“Nineteen years ago I returned to my rural hometown to teach. I realized then that my calling in life is to show students that they matter, that they hold within themselves the power to change the lives of others for the better, and that they have reason for hope despite the economic hardships that existed in our community.”
These are the words of Michael Soskil, teacher at Wallenpaupack South Elementary School in Newfoundland, Pennsylvania. Michael is a recipient of the Presidential Award for Excellence in Math and Science Teaching and one of two Global Teacher Prize US finalists who have the distinction of being on the top ten shortlist for the $1 million Global Teacher Prize award, which will be awarded next month. Michael, along with Joe Fatheree from Effingham High School in Effingham, Illinois, were chosen as finalists from a pool of 8,000 nominations and applications from 148 countries.
During his tenure as Head Teacher, Michael’s school has exceeded state averages on state tests annually despite suffering poverty greater than 80 percent of Pennsylvania schools. Guided by neuroscience, his teaching facilitates emotional connections through service projects. Last year his students connected with over 70 countries, and even the International Space Station. When asked about the impact of these service projects, Michael explained:
“I connected core content to service projects in our local community and, through technology, in communities around the world. Students quickly become global citizens by collaborating with peers in other countries to address issues such as child labor, lack of learning materials, agriculture, ocean pollution, water sanitation, and dozens of other important causes.
The most rewarding moment of my teaching career was last May while working with teachers and students in Kibera, Kenya when a cholera outbreak had killed 12 children. Schools in Greece and the US worked together to raise money for water filters for the local students. I facilitated a group Skype call between those students, my students back home, and the two schools in Kibera that received filters from the fundraising efforts. Tears were flowing from all ends of the call from the students. It was an example of the power teachers have to inspire and empower students to believe they can change the world by developing their passions into action. One of the most exciting aspects of being named a Global Teacher Prize finalist is having the opportunity to help teachers and students use global learning experiences to mold students into world changers of tomorrow.”
Joe Fatheree began teaching nearly 30 years ago. He has developed a unique approach to inspire high school students by connecting the curriculum to the real world. They now learn by producing music, books and short films on topics including poverty, death, bullying, homelessness and human rights.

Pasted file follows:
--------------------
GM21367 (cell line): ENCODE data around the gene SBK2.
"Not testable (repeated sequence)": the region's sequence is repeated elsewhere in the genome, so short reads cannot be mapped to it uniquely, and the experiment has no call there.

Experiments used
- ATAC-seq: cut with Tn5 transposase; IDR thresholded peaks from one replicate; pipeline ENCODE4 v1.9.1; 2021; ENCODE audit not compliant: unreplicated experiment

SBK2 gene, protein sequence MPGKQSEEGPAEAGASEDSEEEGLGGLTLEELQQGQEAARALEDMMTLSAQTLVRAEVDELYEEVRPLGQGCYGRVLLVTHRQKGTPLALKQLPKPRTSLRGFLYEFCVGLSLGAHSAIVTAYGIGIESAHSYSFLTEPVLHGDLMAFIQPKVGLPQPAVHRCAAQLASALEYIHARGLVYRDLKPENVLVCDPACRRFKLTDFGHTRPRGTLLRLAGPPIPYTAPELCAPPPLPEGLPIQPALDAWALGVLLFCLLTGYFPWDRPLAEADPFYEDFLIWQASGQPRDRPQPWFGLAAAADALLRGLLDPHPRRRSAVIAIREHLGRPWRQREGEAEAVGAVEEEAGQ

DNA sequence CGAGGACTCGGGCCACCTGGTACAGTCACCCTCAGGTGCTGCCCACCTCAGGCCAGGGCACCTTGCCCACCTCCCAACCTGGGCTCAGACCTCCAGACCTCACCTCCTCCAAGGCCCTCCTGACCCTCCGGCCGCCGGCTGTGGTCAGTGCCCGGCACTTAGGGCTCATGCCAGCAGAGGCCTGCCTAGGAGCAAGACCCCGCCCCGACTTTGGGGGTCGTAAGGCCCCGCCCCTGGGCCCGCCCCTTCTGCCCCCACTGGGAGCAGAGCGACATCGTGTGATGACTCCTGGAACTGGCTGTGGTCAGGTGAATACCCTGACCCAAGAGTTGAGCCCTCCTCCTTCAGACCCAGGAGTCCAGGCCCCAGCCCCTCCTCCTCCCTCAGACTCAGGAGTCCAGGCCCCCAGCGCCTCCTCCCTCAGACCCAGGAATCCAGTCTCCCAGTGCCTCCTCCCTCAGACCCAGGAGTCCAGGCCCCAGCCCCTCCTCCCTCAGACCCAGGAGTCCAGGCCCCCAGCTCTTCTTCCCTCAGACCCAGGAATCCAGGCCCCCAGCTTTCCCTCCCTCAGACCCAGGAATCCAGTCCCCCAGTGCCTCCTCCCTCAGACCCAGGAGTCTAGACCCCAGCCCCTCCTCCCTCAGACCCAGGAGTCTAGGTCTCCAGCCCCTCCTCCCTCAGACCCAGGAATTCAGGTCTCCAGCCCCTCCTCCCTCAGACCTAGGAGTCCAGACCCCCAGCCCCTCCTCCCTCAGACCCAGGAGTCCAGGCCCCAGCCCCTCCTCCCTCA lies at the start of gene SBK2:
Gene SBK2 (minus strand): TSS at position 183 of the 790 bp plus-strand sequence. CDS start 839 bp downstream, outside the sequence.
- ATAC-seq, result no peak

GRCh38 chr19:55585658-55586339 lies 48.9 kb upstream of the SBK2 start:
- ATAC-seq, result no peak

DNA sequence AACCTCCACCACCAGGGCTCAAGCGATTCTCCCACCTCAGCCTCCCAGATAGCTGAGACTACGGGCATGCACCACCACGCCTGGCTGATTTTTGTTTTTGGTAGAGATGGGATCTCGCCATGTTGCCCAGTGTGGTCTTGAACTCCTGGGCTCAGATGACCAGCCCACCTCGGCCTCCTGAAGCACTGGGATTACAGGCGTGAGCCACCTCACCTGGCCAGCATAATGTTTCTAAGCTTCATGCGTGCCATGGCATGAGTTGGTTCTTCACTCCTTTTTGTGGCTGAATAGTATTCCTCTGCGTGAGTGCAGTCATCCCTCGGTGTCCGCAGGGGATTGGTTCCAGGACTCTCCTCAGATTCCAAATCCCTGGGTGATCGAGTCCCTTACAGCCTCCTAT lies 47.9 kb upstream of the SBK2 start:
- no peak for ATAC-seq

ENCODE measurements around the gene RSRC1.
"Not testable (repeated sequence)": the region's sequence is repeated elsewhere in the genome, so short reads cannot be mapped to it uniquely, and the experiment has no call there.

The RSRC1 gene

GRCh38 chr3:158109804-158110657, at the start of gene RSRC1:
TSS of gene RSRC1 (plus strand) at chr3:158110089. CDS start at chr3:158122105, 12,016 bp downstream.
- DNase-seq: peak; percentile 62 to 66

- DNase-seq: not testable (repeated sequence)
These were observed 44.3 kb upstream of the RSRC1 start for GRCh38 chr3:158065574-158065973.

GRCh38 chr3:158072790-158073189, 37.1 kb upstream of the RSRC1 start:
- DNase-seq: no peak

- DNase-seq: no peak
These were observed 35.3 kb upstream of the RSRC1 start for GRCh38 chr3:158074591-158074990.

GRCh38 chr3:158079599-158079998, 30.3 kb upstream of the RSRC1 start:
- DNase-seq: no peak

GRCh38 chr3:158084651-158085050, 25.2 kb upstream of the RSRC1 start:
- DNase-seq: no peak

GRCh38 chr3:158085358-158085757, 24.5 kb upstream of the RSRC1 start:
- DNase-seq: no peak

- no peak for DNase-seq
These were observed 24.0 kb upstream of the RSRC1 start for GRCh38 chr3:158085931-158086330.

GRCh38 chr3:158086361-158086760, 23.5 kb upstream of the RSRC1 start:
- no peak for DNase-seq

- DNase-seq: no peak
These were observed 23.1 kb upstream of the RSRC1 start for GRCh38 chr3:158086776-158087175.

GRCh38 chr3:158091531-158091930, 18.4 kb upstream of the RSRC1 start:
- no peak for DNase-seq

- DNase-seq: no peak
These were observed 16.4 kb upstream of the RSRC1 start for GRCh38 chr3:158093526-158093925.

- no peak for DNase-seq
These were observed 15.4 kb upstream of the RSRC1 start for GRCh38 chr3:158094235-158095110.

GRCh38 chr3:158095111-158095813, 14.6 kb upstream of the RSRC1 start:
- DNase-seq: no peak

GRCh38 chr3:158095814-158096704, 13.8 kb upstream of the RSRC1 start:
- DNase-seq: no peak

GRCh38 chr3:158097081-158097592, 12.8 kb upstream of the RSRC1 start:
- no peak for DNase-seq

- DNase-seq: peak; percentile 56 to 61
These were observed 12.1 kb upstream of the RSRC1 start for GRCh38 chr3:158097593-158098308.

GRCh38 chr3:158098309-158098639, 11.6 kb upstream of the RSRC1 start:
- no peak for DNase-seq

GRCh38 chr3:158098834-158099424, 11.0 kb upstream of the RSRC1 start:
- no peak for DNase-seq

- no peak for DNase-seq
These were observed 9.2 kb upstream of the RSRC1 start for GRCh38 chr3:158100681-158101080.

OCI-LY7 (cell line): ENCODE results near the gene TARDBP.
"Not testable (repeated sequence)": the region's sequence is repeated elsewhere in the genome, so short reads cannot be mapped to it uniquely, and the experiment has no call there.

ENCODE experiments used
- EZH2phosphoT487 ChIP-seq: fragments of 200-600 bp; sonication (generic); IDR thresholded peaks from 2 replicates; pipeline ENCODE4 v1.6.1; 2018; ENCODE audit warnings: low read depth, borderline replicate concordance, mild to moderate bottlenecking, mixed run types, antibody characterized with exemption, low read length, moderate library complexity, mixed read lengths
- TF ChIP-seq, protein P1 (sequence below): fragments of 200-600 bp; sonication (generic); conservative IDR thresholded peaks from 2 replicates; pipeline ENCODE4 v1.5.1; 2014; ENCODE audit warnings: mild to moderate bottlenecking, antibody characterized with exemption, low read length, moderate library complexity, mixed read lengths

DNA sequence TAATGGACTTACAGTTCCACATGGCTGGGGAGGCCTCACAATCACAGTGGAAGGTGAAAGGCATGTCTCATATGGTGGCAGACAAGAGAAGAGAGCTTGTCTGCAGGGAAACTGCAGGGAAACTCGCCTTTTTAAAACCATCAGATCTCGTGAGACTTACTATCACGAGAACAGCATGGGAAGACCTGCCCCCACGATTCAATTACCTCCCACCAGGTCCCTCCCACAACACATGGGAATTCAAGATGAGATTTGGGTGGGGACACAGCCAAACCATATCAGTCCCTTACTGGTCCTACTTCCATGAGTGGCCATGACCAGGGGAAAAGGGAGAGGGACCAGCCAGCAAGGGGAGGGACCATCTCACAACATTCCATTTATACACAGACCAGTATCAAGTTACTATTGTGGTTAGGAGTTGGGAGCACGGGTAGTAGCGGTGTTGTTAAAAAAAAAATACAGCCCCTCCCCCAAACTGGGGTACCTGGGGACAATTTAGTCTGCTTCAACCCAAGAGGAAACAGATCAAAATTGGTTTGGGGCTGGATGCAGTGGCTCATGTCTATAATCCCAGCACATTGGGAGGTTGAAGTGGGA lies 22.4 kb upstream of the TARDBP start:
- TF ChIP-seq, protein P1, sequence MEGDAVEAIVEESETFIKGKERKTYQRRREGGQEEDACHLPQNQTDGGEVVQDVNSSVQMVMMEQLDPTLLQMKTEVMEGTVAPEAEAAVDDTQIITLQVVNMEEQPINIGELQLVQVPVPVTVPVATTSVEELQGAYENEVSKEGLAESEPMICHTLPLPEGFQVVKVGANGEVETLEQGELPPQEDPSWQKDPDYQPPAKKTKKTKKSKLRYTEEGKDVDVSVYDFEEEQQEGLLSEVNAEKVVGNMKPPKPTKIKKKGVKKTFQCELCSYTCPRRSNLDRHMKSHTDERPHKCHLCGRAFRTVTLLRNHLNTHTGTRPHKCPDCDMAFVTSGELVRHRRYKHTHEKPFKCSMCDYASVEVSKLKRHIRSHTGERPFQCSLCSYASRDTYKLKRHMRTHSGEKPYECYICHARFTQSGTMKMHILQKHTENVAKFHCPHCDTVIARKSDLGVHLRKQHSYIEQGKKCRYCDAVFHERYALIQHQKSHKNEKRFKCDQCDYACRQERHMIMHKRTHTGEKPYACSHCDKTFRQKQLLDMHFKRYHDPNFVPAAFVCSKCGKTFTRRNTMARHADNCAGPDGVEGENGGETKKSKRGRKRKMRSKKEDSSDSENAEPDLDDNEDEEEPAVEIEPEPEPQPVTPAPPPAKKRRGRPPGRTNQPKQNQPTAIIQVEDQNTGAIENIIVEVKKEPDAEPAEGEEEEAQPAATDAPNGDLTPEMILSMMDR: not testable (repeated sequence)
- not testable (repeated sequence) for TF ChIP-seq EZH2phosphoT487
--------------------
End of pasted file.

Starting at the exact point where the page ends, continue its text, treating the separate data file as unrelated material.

“My mind is racing with excitement as I realize the potential impact that building The Global Teacher Prize’s international network has to change the paradigm and address some of the pressing needs that plague the profession. According to a recent study by UNESCO, the world needs to recruit 25.8 million school teachers to provide every child with a primary education by 2030. This is a daunting task. The fact is our brightest and best educators are no longer considering teaching as a viable career. The recruitment and retention of teachers has become a global problem that is in need of immediate attention.
Still in its infancy, the Global Teacher Prize has focused an international spotlight on teaching. I am honored to have the opportunity to represent teachers from around the world. They are my heroes. I look forward to sharing their stories, challenges, and accomplishments on the global stage to help shape policy and create new systems that will promote positive change for our students and teachers. I am excited to celebrate the outstanding work that teachers are doing around the world and joining hands with the 99 other teacher leaders in the network to discuss what can be done to elevate the profession to ensure every child has a quality education.”
We celebrate these two exceptional teachers for making a difference with their students. The Global Teacher Prize was designed to recognize one unique teacher who has made an outstanding contribution to the profession and highlight other examples of exceptional teaching from around the world. We hope the Prize stimulates the wider public to join in passionate debates about the importance of teachers. A big concern—highlighted by the Varkey Foundation’s Global Teacher Status Index report—is that teaching is not regarded as highly in some societies as it is in others. By celebrating great teachers, the Prize hopes to help redress this balance and increase the professional standing of teachers globally.